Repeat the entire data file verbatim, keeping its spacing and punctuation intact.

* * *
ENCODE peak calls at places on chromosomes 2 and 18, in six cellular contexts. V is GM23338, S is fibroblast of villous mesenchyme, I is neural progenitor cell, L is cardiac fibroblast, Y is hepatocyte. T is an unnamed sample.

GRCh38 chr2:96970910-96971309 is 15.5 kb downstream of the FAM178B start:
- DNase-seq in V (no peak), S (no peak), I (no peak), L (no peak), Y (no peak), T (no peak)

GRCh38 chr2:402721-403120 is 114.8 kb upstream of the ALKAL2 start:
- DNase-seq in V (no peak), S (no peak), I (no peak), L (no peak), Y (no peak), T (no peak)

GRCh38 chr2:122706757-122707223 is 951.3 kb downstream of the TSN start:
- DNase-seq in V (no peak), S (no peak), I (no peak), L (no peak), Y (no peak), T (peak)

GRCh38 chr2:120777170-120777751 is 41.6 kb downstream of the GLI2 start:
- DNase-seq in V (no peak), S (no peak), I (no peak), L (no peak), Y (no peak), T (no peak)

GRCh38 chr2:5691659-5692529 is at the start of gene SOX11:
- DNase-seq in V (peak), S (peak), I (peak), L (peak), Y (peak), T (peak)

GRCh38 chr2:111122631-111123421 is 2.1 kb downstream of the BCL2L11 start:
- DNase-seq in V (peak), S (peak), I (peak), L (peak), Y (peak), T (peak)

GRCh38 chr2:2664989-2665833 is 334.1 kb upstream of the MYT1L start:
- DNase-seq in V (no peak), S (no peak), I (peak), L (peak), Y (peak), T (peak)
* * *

ENCODE peak calls at places on chromosomes 2 and 18, in six cellular contexts. V is GM23338, S is fibroblast of villous mesenchyme, I is neural progenitor cell, L is cardiac fibroblast, Y is hepatocyte. T is an unnamed sample.

GRCh38 chr2:96970910-96971309 is 15.5 kb downstream of the FAM178B start:
- DNase-seq in V (no peak), S (no peak), I (no peak), L (no peak), Y (no peak), T (no peak)

GRCh38 chr2:402721-403120 is 114.8 kb upstream of the ALKAL2 start:
- DNase-seq in V (no peak), S (no peak), I (no peak), L (no peak), Y (no peak), T (no peak)

GRCh38 chr2:122706757-122707223 is 951.3 kb downstream of the TSN start:
- DNase-seq in V (no peak), S (no peak), I (no peak), L (no peak), Y (no peak), T (peak)

GRCh38 chr2:120777170-120777751 is 41.6 kb downstream of the GLI2 start:
- DNase-seq in V (no peak), S (no peak), I (no peak), L (no peak), Y (no peak), T (no peak)

GRCh38 chr2:5691659-5692529 is at the start of gene SOX11:
- DNase-seq in V (peak), S (peak), I (peak), L (peak), Y (peak), T (peak)

GRCh38 chr2:111122631-111123421 is 2.1 kb downstream of the BCL2L11 start:
- DNase-seq in V (peak), S (peak), I (peak), L (peak), Y (peak), T (peak)

GRCh38 chr2:2664989-2665833 is 334.1 kb upstream of the MYT1L start:
- DNase-seq in V (no peak), S (no peak), I (peak), L (peak), Y (peak), T (peak)